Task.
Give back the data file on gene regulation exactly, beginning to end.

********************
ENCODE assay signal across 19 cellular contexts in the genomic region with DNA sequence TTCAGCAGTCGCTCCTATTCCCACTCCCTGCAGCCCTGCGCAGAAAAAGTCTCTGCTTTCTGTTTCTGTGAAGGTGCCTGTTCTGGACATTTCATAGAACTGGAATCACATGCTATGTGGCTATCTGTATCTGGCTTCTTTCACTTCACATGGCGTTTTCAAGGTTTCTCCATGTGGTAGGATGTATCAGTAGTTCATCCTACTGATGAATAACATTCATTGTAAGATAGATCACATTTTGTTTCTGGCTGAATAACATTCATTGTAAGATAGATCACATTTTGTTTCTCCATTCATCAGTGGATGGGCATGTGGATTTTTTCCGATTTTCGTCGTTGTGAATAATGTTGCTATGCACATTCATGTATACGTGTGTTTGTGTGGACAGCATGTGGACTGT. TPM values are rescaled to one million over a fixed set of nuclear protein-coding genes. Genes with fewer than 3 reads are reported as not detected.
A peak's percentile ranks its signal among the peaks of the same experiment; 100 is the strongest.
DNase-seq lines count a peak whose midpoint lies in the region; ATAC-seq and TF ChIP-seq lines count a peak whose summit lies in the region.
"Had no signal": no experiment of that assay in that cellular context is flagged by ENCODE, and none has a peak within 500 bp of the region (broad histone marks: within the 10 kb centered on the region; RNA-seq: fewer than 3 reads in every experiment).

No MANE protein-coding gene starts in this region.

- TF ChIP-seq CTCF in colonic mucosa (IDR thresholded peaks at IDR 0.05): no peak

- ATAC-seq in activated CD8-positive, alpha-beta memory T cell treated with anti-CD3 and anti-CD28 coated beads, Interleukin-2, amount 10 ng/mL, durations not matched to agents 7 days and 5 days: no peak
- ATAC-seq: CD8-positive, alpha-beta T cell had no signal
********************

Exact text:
ENCODE assay signal across 19 cellular contexts in the genomic region with DNA sequence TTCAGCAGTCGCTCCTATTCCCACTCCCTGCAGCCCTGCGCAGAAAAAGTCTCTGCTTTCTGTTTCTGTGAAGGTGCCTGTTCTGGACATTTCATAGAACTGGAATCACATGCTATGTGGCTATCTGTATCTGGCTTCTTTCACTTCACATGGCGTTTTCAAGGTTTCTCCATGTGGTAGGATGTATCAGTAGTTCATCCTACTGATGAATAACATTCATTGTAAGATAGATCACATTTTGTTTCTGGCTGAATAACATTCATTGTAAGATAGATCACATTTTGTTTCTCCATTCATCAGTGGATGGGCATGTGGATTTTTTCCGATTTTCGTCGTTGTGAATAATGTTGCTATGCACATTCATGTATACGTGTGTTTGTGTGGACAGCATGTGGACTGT. TPM values are rescaled to one million over a fixed set of nuclear protein-coding genes. Genes with fewer than 3 reads are reported as not detected.
A peak's percentile ranks its signal among the peaks of the same experiment; 100 is the strongest.
DNase-seq lines count a peak whose midpoint lies in the region; ATAC-seq and TF ChIP-seq lines count a peak whose summit lies in the region.
"Had no signal": no experiment of that assay in that cellular context is flagged by ENCODE, and none has a peak within 500 bp of the region (broad histone marks: within the 10 kb centered on the region; RNA-seq: fewer than 3 reads in every experiment).

No MANE protein-coding gene starts in this region.

- TF ChIP-seq CTCF in colonic mucosa (IDR thresholded peaks at IDR 0.05): no peak

- ATAC-seq in activated CD8-positive, alpha-beta memory T cell treated with anti-CD3 and anti-CD28 coated beads, Interleukin-2, amount 10 ng/mL, durations not matched to agents 7 days and 5 days: no peak
- ATAC-seq: CD8-positive, alpha-beta T cell had no signal